Joe had his first clam cake at the age of 11 at Rocky Point Park as part of a shore dinner when visiting his brother and family for the summer from his home in NY. That clam cake left an indelible mark on Joe. He moved to RI in 1994. Joe has a penchant for regional and ethnic cuisine- basically peasant food, and there is nothing more quintessentially Rhode Island than the clam cake.

Carol Caulfield Mecca

Carol has been a Rhode Islander since age 8, growing up in North Kingstown. Clam cakes weren’t really on her culinary radar until adulthood. Carol is an art and drama teacher at a private middle/high school in Massachusetts. Favorite clam cakes might be Quito’s, but big fan of clambiance – she likes most clam cakes if they are served in a place with a great view and salt air. 

The Crawlers

Christopher Scott Martin (2 Crawls)

Christopher Scott Martin is the curator of, a website about Rhode Island’s history and cultural quirks, Corresponding Secretary of the Johnston Historical Society, and an occasional columnist for Edible Rhody magazine. He lives in Johnston with his partner, Kim, two cats, a dog, and assorted reptiles and amphibians. A transplant from upstate New York, he encountered his first clam cakes at Rocky Point Park around 1990.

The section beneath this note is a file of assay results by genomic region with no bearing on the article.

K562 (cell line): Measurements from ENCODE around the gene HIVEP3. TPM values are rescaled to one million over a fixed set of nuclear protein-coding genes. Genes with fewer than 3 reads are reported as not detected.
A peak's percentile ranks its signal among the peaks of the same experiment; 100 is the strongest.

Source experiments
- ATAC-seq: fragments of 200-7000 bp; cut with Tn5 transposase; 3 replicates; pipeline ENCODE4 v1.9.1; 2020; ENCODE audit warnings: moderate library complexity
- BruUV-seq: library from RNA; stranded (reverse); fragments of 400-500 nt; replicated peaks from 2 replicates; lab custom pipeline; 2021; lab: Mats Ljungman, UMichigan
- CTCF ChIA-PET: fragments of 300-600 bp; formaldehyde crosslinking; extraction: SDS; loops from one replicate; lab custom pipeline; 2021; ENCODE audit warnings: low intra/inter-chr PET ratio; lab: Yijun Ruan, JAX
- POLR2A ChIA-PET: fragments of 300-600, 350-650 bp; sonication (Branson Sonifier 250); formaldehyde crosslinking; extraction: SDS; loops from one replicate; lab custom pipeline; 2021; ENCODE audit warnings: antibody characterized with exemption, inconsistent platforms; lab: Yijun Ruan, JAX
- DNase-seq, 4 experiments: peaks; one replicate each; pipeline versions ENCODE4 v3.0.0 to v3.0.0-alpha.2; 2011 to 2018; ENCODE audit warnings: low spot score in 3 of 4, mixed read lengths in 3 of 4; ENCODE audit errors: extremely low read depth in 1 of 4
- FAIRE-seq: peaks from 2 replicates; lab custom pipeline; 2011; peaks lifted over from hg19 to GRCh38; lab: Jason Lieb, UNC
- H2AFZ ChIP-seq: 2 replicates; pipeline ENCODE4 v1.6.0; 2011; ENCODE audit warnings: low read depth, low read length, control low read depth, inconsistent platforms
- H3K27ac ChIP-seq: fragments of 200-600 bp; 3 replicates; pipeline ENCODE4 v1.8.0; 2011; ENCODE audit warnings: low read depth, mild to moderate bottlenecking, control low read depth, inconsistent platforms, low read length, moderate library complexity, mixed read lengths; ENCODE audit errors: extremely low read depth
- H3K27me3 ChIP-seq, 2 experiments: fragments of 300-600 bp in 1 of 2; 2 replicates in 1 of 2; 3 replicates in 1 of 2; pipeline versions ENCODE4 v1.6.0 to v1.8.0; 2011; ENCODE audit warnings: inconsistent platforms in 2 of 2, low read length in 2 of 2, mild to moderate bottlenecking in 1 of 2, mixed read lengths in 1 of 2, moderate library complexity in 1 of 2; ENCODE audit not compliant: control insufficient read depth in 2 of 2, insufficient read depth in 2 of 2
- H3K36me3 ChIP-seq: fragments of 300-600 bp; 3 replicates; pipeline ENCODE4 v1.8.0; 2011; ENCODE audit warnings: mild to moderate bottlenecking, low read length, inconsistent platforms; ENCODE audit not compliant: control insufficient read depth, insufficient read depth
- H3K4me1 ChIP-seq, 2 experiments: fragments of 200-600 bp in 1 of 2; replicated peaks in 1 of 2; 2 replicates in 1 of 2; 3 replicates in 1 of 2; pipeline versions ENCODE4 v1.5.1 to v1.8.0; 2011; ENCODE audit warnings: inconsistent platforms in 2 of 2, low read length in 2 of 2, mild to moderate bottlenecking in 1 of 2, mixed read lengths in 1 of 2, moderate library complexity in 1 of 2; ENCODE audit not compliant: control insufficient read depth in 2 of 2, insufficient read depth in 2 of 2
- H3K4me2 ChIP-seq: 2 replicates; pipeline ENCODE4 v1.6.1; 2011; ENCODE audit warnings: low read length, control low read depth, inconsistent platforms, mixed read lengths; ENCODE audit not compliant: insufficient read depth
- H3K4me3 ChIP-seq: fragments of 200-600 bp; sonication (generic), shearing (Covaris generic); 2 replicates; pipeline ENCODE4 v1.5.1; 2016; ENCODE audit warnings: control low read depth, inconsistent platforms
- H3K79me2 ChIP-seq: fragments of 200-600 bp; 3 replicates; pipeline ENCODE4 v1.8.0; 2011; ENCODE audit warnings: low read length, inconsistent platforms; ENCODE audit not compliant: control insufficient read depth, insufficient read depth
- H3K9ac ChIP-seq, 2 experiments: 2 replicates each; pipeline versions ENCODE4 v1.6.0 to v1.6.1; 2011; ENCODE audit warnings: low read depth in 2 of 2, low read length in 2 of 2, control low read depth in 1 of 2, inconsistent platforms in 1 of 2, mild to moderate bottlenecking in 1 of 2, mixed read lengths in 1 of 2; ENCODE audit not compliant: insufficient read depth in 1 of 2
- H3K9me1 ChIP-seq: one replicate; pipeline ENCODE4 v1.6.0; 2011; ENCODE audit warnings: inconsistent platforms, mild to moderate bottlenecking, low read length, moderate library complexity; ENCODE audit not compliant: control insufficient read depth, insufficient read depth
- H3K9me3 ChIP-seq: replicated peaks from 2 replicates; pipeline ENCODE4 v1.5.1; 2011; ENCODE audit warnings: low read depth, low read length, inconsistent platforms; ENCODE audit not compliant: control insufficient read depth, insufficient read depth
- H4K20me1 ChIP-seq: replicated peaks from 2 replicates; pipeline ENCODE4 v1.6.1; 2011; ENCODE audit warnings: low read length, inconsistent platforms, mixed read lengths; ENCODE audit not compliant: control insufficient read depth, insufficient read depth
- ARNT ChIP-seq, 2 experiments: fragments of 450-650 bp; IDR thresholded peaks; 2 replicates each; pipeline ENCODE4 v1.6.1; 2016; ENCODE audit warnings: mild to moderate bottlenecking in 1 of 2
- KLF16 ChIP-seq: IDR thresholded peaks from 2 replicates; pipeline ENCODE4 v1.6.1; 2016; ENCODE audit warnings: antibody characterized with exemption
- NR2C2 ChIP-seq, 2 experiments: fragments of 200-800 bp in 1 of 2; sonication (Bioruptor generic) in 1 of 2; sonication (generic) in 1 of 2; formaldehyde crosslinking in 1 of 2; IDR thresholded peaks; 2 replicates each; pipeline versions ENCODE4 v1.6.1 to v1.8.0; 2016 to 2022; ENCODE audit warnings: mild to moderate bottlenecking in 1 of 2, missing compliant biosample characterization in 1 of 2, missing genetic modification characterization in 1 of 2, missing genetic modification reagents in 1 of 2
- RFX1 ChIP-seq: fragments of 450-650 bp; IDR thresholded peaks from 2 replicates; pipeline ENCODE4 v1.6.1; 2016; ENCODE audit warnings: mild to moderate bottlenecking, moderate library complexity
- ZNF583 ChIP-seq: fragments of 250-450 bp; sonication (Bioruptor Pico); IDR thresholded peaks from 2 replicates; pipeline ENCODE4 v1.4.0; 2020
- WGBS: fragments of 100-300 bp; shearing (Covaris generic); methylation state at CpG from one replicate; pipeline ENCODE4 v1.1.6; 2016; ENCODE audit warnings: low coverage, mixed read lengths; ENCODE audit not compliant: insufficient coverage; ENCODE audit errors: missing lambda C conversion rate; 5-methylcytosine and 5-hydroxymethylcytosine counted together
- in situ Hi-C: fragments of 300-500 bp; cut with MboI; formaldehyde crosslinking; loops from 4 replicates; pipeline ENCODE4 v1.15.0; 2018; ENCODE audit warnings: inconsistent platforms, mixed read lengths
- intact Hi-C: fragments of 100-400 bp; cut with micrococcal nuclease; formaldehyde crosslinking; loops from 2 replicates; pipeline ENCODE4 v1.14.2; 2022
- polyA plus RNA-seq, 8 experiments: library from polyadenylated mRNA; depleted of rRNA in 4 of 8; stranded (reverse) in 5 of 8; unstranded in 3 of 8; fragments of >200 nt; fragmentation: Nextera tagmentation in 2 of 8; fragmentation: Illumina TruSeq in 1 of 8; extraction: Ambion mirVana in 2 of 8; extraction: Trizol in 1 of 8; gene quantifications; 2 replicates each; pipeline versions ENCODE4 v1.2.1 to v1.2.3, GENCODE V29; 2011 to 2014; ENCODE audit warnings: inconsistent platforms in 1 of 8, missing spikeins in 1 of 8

Kim Calgano (1 Crawl)

Kim Calcagno is a biologist and Wildlife Refuge Manager with the Audubon Society of Rhode Island. When not caring for Audubon’s raptor ambassadors, writing or making wildlife costumes,  she accompanies Christopher around the state, soaking up all things Rhode Island.

David Norton Stone (2 Crawls)

The culinary itinerary of David Norton Stone’s 2012 book “Clamcake Summer: One Man Eats Every Clamcake in Rhode Island (Or Dies Frying)” was, in retrospect, a mere May to September solo warm up-lap compared to the grueling one day Lil Rhody Crawl, which premiered in 2013. David was astonished to learn there were others like him, who were indeed even more obsessed than he with clam fritters and better at puns, and most enjoys the clamaraderie of the Crawl. As co-authors of “Rhode Island Clam Shacks,” David and Christopher Scott Martin are honored to have been bestowed by the Clamarati with the title of official state clam shack historians.

Christine Connolly (Newbie!)

Christine Connolly is Rhode Island born but has lived in 7 non-clam cake states. Now back permanently and employed as a college professor, summers provide ample time for chowder, clam cakes, and some summer fun!

Kathy Chute (2 Crawls)